Whale – Canon and Greenpeace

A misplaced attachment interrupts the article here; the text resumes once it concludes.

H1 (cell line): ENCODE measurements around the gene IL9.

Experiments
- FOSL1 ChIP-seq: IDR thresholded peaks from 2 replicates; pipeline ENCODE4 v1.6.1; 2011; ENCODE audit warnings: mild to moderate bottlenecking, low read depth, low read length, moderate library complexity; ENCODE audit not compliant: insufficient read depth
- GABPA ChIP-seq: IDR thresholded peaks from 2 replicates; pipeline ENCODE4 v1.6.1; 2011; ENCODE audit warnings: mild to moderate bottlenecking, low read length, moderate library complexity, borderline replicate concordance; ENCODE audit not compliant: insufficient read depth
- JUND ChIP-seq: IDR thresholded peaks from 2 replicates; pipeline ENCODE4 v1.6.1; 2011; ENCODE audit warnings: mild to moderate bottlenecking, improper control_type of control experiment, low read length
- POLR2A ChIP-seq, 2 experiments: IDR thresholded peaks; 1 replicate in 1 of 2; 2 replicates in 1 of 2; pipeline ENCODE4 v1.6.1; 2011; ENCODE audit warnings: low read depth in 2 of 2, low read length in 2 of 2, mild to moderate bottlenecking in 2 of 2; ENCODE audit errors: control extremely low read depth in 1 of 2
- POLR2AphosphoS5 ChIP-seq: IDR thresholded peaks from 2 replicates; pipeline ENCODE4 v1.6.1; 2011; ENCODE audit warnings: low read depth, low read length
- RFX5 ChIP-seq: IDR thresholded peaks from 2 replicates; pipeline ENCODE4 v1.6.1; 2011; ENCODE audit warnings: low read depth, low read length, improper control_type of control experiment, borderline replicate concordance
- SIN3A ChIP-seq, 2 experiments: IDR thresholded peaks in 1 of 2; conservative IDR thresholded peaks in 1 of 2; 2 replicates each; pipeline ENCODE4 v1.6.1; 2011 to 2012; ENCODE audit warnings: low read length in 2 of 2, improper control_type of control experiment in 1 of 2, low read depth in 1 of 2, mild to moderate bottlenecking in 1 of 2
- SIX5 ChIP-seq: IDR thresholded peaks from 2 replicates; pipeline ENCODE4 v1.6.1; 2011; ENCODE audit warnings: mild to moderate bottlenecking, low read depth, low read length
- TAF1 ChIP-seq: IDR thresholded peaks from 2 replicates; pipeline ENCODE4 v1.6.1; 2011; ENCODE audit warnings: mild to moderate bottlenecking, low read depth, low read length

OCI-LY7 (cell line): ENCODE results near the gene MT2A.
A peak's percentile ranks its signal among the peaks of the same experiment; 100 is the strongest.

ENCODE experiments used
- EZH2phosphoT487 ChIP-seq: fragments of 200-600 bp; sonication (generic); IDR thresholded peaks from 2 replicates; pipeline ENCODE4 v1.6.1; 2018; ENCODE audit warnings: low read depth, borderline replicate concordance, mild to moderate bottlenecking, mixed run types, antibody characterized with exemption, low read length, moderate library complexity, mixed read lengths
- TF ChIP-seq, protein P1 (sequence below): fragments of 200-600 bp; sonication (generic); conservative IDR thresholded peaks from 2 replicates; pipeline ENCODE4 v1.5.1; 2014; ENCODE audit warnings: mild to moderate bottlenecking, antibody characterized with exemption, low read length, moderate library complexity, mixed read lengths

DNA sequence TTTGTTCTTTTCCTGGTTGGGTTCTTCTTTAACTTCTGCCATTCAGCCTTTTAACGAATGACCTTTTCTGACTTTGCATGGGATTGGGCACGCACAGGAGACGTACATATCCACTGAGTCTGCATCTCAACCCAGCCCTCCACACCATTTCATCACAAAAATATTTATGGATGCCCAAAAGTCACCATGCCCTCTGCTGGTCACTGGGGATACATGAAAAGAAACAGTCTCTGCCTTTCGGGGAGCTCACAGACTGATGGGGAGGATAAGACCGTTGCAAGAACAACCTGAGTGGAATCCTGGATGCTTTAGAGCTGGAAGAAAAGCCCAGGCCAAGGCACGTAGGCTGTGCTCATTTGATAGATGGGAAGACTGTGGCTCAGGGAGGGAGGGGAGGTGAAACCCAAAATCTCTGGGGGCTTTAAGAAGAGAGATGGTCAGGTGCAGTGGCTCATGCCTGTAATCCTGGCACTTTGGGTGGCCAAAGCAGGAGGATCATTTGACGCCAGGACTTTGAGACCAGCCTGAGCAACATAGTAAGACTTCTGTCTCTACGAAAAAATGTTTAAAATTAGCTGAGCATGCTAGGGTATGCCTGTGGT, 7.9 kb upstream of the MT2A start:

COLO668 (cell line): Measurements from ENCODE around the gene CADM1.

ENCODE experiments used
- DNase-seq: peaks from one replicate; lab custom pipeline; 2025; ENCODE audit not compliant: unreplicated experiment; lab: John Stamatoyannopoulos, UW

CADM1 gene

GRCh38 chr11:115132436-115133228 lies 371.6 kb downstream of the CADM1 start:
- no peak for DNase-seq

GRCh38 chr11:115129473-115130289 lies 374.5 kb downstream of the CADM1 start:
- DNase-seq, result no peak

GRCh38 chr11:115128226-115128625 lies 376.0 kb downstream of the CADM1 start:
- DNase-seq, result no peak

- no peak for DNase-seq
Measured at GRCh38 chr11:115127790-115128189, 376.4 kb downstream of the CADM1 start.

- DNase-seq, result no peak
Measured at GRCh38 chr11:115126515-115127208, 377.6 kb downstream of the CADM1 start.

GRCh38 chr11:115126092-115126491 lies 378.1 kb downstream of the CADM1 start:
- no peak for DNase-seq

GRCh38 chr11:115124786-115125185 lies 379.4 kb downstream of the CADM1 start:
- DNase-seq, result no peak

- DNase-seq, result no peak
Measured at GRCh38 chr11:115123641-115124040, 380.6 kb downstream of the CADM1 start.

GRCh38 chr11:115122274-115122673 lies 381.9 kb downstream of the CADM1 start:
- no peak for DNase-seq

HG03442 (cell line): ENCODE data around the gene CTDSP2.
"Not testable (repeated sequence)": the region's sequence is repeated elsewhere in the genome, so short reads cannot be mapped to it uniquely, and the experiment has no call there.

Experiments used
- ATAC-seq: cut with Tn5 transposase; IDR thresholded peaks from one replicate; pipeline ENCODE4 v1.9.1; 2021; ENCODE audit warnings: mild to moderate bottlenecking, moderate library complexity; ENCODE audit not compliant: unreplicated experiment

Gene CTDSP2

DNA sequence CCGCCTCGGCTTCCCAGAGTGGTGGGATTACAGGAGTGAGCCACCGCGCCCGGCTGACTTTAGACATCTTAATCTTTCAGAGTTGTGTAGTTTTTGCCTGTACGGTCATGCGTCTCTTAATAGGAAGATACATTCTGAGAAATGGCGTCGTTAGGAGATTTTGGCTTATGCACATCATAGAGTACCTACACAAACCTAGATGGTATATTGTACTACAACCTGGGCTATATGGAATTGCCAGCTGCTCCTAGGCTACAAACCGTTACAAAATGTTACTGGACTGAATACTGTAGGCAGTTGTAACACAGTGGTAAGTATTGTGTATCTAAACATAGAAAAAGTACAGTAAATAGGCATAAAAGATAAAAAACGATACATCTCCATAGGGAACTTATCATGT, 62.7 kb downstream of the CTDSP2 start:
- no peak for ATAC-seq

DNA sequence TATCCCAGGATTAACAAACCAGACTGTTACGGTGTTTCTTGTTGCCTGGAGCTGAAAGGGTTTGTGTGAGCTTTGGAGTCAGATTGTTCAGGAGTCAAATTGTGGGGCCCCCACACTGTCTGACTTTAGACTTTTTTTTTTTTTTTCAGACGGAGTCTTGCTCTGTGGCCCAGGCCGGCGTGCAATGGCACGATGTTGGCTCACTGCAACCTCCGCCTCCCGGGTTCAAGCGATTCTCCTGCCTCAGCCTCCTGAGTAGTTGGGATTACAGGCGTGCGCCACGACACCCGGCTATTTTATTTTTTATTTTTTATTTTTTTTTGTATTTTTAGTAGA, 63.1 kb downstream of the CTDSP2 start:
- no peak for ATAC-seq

Dave Walsh (great website and blog) a canon using photographer and press officer for Greenpeace and is floating around in the Southern Ocean and Dave started thinking: Whalers shoot whales. So do photographers… Canon sponsor the endangered species “Wildlife as Canon sees it” advert in National Geographic… the CEO of Canon in Japan is also the head of the biggest business association in Japan…So then my Greenpeace colleagues got hold of it, and it developed… we wrote to Canon in Japan, asking them to sign this statement.Canon replied on 22 January 2008, claiming to recognise “the importance of protecting endangered wildlife.” However, their letter concluded, “scientific opinion about research whaling varies… we will not sign the statement you have sent us.”Well, we thought that this was a bit weak… so we ask… So why shoot a whale with a harpoon when you can use a Canon?The Japanese whaling fleet is after 935 minke whales and 50 endangered fin whales. To date, we’ve been chasing the whaling ship Nisshin Maru for 13 days now – and it hasn’t killed any whales in that time.Tokyo, Japan — Here at Greenpeace, we support shooting whales… with cameras. But we’re surprised to learn that Canon, the world’s number one digital camera producer, isn’t willing to condemn using harpoons — despite their high-profile advertising and sponsorship programs dedicated to wildlife and endangered species.We wrote to Canon headquarters in Japan asking their CEO to speak out against Japan’s whaling program. But Canon declined to take a stand against the killing of thousands of whales in the Southern Ocean Whale Sanctuary. Is this really wildlife as Canon sees it?Around the world, Canon cameras shoot whales on whale-watching expeditions but in the Southern Ocean Whale Sanctuary, many whales are shot instead with exploding harpoons. Thousands of whales, including endangered fin whales, have been killed here under the guise of “scientific research” ever since the global moratorium on whaling came into force in 1986. Whale meat from the hunt is sold to a tiny minority of Japanese people who eat whale meat — the rest is turned into dog food or added to the stockpile of around 4,000 tonnes of unsold meat.  Whales can be studied without killing them: the cloak of “science” merely allows a few Japanese bureaucrats to maintain an unprofitable whale meat industry at the expense of Japanese taxpayers. Yet this scandal continues because there is not enough domestic pressure in Japan to end it.Read more on Greenpeace website

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